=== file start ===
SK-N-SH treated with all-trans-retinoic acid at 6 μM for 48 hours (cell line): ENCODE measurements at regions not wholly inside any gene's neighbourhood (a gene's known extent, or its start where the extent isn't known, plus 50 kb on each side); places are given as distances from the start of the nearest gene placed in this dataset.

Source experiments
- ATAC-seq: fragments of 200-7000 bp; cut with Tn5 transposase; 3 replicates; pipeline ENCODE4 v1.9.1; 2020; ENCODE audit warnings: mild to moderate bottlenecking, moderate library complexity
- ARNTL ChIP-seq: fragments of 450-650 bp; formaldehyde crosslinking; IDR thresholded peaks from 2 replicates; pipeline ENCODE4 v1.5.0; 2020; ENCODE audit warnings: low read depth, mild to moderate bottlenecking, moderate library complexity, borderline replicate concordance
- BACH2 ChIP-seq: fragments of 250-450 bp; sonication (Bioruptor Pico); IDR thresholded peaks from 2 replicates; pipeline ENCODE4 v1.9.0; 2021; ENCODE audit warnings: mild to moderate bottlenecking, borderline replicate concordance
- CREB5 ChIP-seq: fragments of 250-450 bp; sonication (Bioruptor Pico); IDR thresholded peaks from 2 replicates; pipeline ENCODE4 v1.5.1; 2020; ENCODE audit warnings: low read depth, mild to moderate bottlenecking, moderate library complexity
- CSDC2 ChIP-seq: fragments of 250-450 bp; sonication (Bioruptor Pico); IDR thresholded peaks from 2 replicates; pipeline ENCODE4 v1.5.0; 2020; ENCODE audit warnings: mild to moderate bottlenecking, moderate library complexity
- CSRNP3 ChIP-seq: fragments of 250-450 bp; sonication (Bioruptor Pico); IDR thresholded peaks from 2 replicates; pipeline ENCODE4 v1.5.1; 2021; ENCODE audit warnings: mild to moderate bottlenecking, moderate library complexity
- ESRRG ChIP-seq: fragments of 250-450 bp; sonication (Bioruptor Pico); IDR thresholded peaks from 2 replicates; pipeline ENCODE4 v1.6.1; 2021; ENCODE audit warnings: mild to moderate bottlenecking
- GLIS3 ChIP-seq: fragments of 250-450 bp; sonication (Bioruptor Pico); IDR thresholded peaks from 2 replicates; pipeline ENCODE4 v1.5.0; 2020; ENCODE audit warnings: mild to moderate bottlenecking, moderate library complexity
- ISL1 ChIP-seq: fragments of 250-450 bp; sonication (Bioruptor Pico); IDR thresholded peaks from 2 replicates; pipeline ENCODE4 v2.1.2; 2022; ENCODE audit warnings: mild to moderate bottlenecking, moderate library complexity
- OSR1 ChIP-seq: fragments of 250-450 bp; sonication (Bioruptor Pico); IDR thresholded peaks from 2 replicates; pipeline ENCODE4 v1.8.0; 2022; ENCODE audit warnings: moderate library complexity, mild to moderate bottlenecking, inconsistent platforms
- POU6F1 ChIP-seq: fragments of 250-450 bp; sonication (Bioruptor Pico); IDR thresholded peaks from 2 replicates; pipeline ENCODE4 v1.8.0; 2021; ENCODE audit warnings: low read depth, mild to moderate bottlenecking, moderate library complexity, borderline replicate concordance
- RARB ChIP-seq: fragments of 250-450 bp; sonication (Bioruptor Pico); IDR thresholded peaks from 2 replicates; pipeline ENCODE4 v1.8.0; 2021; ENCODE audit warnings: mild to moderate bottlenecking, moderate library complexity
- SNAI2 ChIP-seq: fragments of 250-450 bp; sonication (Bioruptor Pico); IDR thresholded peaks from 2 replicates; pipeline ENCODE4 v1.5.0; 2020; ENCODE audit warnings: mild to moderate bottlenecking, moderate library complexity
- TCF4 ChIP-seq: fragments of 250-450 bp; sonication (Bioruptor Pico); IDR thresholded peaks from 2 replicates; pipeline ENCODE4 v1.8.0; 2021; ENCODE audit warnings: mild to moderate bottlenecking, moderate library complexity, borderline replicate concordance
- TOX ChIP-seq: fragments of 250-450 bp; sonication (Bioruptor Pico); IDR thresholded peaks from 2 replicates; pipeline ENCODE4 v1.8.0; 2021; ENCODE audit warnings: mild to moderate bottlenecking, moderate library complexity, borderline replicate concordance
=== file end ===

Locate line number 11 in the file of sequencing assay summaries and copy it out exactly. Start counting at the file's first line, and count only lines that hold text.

- ISL1 ChIP-seq: fragments of 250-450 bp; sonication (Bioruptor Pico); IDR thresholded peaks from 2 replicates; pipeline ENCODE4 v2.1.2; 2022; ENCODE audit warnings: mild to moderate bottlenecking, moderate library complexity